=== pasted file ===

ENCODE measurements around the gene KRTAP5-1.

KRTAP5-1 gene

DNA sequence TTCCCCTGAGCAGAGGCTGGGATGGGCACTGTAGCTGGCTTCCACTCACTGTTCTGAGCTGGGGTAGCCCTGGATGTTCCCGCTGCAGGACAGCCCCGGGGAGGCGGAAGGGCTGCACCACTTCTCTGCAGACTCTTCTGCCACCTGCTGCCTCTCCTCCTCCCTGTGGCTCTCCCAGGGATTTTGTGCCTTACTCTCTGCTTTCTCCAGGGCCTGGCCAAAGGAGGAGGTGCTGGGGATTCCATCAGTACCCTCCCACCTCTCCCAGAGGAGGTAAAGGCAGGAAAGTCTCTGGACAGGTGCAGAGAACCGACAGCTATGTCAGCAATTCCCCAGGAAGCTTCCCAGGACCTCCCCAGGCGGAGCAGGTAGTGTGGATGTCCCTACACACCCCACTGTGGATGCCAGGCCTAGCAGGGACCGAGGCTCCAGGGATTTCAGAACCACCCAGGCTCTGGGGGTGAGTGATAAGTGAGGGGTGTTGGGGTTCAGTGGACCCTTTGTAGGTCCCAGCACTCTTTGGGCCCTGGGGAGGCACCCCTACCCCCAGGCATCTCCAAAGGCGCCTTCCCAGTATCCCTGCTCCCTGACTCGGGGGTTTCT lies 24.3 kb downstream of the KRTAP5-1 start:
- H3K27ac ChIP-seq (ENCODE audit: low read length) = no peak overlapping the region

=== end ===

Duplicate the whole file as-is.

ENCODE measurements around the gene KRTAP5-1.

KRTAP5-1 gene

DNA sequence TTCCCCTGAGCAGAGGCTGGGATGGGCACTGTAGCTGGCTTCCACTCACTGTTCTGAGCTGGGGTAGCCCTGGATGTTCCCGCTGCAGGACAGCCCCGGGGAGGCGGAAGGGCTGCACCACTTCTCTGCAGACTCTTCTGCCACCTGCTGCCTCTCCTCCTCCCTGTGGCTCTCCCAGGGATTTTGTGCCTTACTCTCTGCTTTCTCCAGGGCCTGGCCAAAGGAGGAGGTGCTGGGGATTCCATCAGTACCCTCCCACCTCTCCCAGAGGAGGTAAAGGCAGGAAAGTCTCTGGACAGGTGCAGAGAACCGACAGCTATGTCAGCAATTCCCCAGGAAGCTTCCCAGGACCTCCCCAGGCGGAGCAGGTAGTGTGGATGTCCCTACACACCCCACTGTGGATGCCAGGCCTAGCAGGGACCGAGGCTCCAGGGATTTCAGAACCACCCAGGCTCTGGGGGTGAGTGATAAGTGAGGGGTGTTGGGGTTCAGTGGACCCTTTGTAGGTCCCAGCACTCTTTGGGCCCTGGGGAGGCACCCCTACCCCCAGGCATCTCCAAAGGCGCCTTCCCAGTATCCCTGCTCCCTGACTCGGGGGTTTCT lies 24.3 kb downstream of the KRTAP5-1 start:
- H3K27ac ChIP-seq (ENCODE audit: low read length) = no peak overlapping the region